Perfect Your Deadlift Form: Use the Wedge

Nov 3, 2022 | Strength & Conditioning

Serious woman athlete using proper deadlift form to deadlift from the ground with loaded barbell in a gym setting.

Are you actually deadlifting with good form? Many athletes think they are, but aren’t aware of the small (but troublesome!) mistakes they’re making. Using the wedge method ensures proper form to prevent injuries and maximize your gains.

Marc Lavallee has trained Canadian military units in the Search and Rescue Technician (SAR-Tech) program along with members in their active duty and selection phases. He currently coaches for a policing agency. In this blog, he’ll tell you how and why to wedge the bar to master your deadlift form, along with common mistakes to avoid

Mark Lavalee
Marc Lavallee

The First Rep Is Key for Deadlift Form

I’ve worked with a number of athletes over the years, from novice gym-goers to intermediate lifters. Many of them seem to have one thing in common: the cringe on my face when I see their deadlift form.

A lot of lifters have no idea how to correct their form. Maybe it’s because they have no idea what they actually look like, or because they can’t see the different angles of their body. More than likely, they probably have absolutely no idea they’re doing anything wrong!

I see a lot of people simply pick up the bar off the ground with zero regard for their setup. They stand up nice and tall and set their form on that first descent. What they don’t know is that this is a recipe for potential injury and/or chronic low-back pain. Also, it kind of defeats the purpose of the deadlift since there’s hardly any tension in the bar/hamstrings.

The most important rep of a deadlift is the very first one — getting the bar off the ground. You must be set, braced, and ready to execute this first rep with nearly perfect technique.

The best way to do that is by focusing on setting up your wedge for your first lift.

What Is theWedge Method?

What do I mean when I say “wedge” your deadlift? Imagine the barbell as a heavy block on the ground. You’re essentially using your body to “wedge” yourself between the floor and the heavy load, forcing it up.

Wedging maximizes tension into the bar and then moves that tension vertically, lifting the bar off the ground.

Change the Way You Train

Set Your Hips

The first part of setting up your deadlift is positioning your hips. To wedge the bar, you need to think of your hips as going into the bar. Not down, not forward. Avoid setting your hips too high or too low, which is a common mistake I see many athletes make.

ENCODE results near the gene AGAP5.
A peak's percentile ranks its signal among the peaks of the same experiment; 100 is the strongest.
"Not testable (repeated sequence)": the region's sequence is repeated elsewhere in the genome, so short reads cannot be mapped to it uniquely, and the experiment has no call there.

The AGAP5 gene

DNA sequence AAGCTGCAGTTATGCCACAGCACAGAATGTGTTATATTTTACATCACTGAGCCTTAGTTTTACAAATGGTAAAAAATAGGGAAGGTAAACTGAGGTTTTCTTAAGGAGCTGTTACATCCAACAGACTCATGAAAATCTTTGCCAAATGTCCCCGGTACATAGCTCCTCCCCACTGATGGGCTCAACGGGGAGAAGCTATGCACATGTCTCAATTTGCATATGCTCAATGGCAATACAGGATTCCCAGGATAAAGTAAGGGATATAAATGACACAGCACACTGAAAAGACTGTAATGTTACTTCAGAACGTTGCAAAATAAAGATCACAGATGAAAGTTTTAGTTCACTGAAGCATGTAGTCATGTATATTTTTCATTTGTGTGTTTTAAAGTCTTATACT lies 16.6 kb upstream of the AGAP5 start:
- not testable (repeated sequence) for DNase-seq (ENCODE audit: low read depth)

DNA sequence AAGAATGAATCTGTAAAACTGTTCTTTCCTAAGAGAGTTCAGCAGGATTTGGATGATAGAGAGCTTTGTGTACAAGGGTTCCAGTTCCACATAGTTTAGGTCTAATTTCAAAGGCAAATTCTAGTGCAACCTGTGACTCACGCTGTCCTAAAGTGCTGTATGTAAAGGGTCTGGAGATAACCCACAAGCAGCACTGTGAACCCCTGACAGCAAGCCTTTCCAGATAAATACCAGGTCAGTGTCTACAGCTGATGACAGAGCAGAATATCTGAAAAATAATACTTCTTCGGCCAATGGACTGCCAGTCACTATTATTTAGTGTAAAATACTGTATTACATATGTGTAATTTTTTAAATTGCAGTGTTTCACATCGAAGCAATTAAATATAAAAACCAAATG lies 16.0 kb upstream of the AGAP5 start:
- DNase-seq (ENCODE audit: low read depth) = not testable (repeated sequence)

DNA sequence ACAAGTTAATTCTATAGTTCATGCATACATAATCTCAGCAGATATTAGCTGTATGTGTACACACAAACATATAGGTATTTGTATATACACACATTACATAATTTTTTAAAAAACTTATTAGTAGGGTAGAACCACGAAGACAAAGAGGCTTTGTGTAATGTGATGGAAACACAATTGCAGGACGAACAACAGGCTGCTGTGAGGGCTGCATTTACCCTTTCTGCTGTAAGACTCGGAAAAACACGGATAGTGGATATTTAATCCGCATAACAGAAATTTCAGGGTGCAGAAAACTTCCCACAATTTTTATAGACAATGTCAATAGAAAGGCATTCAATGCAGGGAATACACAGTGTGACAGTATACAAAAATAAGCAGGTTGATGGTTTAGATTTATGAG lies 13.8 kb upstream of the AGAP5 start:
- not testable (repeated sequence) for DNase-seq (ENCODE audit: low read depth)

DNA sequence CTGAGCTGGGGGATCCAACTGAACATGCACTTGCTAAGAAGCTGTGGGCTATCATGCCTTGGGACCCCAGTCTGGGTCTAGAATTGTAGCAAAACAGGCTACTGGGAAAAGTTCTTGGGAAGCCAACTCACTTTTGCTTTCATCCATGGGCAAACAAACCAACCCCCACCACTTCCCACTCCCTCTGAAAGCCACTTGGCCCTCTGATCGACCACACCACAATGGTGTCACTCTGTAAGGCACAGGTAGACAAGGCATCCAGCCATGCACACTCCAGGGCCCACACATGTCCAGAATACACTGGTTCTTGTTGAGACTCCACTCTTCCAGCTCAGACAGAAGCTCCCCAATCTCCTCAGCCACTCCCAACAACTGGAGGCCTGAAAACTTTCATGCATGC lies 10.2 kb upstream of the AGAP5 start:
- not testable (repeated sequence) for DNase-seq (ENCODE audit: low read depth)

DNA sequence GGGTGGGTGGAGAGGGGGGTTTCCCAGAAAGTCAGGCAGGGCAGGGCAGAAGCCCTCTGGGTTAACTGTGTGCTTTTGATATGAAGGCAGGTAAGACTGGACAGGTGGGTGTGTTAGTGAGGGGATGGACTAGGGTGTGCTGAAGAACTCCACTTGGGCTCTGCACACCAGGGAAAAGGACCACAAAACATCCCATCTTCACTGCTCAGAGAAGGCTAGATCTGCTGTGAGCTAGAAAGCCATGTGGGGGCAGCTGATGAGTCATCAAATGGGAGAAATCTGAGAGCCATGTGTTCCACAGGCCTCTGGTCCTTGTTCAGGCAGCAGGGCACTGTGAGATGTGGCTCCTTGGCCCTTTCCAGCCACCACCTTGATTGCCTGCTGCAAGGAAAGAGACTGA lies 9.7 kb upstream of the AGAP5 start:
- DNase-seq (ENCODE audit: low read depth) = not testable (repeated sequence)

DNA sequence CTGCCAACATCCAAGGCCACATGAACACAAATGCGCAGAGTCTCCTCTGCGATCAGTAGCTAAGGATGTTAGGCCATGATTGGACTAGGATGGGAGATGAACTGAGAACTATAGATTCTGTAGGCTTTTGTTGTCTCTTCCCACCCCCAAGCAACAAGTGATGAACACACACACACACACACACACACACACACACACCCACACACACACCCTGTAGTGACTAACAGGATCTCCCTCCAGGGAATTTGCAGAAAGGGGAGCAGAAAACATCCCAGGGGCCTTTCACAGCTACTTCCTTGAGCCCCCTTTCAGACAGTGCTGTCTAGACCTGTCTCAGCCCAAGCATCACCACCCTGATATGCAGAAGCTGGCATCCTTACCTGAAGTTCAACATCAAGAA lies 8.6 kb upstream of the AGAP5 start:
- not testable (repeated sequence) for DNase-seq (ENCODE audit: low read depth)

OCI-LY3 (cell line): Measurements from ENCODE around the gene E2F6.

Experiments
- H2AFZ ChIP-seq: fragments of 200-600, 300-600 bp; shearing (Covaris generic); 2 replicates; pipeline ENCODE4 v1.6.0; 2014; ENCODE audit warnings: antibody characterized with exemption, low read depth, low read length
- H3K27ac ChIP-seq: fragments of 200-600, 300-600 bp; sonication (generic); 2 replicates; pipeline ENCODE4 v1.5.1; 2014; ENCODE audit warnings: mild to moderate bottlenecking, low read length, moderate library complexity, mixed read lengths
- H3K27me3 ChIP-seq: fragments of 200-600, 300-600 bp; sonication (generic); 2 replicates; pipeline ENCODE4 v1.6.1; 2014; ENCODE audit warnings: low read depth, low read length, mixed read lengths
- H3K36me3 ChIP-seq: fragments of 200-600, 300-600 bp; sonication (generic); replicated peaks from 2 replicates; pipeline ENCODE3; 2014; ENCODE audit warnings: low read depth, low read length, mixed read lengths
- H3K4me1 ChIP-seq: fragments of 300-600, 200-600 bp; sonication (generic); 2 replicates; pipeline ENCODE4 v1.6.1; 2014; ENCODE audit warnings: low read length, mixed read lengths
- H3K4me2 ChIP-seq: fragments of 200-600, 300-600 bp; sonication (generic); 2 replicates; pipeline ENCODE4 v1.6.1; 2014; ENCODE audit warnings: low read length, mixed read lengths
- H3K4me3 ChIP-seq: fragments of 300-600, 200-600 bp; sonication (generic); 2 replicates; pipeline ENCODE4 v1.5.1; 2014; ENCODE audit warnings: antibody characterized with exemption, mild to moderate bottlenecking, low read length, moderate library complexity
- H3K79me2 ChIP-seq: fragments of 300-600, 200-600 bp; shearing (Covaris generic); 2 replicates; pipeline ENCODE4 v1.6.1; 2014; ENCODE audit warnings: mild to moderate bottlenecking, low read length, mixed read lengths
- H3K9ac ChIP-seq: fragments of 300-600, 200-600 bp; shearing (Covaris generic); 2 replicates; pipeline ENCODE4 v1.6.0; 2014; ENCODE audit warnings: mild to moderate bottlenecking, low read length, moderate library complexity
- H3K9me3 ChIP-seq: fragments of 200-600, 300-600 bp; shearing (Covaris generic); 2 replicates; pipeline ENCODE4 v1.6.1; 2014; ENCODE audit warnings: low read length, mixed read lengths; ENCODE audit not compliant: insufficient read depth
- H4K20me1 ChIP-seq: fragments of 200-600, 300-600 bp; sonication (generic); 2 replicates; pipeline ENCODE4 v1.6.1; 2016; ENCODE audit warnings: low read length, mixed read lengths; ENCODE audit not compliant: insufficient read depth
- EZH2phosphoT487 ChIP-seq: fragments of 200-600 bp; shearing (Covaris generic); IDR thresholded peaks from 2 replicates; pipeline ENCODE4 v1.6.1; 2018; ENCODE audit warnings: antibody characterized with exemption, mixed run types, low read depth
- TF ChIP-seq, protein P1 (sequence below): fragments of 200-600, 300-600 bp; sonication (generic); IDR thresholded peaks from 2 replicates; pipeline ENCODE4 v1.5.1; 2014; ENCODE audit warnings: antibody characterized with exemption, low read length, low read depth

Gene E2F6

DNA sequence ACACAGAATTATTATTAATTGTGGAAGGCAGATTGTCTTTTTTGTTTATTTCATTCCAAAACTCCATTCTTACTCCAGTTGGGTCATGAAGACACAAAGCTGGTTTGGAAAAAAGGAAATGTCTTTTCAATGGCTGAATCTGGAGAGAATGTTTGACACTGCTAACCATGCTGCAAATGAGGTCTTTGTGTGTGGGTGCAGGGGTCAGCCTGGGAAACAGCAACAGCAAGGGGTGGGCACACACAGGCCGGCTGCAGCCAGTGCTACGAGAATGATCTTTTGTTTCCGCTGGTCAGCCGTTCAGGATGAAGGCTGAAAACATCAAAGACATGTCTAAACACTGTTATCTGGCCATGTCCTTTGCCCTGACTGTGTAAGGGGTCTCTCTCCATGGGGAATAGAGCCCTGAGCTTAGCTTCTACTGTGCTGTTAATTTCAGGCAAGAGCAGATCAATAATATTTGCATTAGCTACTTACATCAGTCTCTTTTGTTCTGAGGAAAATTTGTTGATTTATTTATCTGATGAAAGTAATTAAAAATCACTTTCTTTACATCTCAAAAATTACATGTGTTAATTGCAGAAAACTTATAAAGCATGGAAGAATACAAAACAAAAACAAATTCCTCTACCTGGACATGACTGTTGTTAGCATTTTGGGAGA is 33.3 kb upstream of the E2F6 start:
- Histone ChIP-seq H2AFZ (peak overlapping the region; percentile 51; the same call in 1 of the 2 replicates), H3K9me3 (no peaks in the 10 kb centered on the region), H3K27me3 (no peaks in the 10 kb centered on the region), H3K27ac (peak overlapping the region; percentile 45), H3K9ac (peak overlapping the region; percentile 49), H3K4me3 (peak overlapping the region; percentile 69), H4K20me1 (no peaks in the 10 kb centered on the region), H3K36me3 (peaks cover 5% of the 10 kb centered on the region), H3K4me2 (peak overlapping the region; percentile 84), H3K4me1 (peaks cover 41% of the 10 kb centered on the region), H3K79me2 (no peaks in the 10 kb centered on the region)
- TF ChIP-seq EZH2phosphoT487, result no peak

If you set up with your hips too low and your knees bent, you’re not putting enough (if any) tension on your hamstrings, glutes, erectors, and lats.

On the other hand, if your hips are too high, you’re turning your deadlift into a stiff-leg deadlift.

Get Under the Bar

The next step is to wedge yourself under the bar like a trailer wheel wedge, then pull the slack out of the barbell. This helps set your tension and activate your back/leg muscles so they’re ready to pull hard.

You want to avoid rushing your setup and simply “grip n’ ripping” the bar off the floor with zero considerations of positioning.

Initiating the lift with your hips is a common mistake on the initial lift. If your hips initiate the movement, you’re putting quite a bit of tension on your low back. This also shows that your wedge was not set and your tension wasn’t maximized.

Expert Tips to Master Deadlift Form by Wedging

Ideally, the best way to master the wedge is to film yourself and have a coach review your lifting. A coach can help you figure out your specific technique and if any tweaks need to be made.

If you don’t have a coach to review your form, I recommend starting with lighter weights and slower reps to master your technique. When you rush your reps to complete your set, the lack of focus on technique is more likely to lead to injury. Plus you won’t be getting near as many gains.

Athletes reach out to me after they injured themselves or are recovered but scared to do that specific movement again.

Don’t be that person! Master the wedge and you’ll be on your way to bigger gains and enjoyable, pain-free lifting.

Home Bunker Program - $36

This 12-week program delivers four sessions per week of detailed exercises. Perfect for anyone with a home gym or access to basic gym equipment looking for structure.

You Work too Hard to Not See Progress

Find Your Perfect Training Plan

Sometimes all you need to reach your destination on your fitness journey is an expert guide. We’ve got you covered.

Browse from thousands of programs for any goal and every type of athlete.

Try any programming subscription free for 7 days.

Want Training Tips, Exercise Guides & Knowledge Bombs Sent to Your Inbox?

Sign up for the FitNerd newsletter from TrainHeroic

Related articles

The Truth About Speed and Agility Training

The Truth About Speed and Agility Training

Speed is king when it comes to athletic development. Whether you're a functional fitness warrior or a coach trying to inspire growth in your athletes, most of us can benefit from being faster. What should you be working on in your programming to create better speed...

read more
Functional Athletes Need Carbohydrates

Functional Athletes Need Carbohydrates

The world of carbohydrates can be a difficult one to manage. They can leave you in a sweet spot of proper fuelling and recovery as an athlete, or crashing and burning when it matters most. This simple guide will hopefully give you a better idea of how best to...

read more

Join the community

Sign up for the latest training news and updates from TrainHeroic

Made with love, sweat, protein isolate and hard work in Denver, CO

© 2023 TrainHeroic, Inc. All rights reserved.

Mockups of the TH library on mobile.
Plans written by expert coaches and delivered through our app.